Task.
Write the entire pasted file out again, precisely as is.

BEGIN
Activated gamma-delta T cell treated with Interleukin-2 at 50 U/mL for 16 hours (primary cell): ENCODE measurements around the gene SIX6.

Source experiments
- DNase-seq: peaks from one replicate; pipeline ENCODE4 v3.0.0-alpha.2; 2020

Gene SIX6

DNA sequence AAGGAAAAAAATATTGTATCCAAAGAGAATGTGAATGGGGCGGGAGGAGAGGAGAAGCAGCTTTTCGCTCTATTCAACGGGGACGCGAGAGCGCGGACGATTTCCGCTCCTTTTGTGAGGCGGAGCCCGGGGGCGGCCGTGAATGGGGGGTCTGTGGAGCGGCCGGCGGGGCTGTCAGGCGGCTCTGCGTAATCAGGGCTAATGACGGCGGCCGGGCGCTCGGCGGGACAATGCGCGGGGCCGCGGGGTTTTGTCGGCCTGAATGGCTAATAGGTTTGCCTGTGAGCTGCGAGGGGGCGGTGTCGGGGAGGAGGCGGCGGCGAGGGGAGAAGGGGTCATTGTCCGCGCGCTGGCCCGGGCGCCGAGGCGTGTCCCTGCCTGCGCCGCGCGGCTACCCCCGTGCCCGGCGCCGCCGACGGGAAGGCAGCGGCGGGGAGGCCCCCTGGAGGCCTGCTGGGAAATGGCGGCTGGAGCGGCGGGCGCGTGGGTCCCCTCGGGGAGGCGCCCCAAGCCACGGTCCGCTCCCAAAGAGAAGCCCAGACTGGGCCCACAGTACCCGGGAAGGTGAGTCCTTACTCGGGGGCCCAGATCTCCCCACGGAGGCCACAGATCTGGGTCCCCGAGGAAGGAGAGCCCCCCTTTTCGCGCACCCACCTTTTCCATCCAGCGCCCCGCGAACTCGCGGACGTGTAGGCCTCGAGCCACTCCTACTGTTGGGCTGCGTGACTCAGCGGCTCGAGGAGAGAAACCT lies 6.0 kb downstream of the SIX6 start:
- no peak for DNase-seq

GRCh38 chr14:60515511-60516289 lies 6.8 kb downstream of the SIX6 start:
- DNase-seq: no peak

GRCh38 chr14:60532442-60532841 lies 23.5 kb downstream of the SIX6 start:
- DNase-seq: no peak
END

Activated gamma-delta T cell treated with Interleukin-2 at 50 U/mL for 16 hours (primary cell): ENCODE measurements around the gene SIX6.

Source experiments
- DNase-seq: peaks from one replicate; pipeline ENCODE4 v3.0.0-alpha.2; 2020

Gene SIX6

DNA sequence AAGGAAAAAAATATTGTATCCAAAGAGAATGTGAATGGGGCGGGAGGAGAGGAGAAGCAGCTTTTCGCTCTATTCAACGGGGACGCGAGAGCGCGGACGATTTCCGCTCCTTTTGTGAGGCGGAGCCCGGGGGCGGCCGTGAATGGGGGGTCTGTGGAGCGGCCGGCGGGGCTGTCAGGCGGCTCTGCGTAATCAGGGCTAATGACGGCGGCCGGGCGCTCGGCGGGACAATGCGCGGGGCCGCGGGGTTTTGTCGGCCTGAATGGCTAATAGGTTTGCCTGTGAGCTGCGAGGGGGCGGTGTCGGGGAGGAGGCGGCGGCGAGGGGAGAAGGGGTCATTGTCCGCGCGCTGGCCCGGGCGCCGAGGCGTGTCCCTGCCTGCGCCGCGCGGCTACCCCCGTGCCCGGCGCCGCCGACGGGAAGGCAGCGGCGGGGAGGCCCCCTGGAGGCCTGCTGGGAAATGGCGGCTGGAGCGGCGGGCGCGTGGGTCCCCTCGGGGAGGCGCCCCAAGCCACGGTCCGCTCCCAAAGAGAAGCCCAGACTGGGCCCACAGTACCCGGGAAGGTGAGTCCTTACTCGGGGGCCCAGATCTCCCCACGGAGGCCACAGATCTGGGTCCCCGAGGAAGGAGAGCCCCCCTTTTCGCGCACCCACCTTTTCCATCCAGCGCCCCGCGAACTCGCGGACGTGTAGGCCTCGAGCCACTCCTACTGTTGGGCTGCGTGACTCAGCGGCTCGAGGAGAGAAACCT lies 6.0 kb downstream of the SIX6 start:
- no peak for DNase-seq

GRCh38 chr14:60515511-60516289 lies 6.8 kb downstream of the SIX6 start:
- DNase-seq: no peak

GRCh38 chr14:60532442-60532841 lies 23.5 kb downstream of the SIX6 start:
- DNase-seq: no peak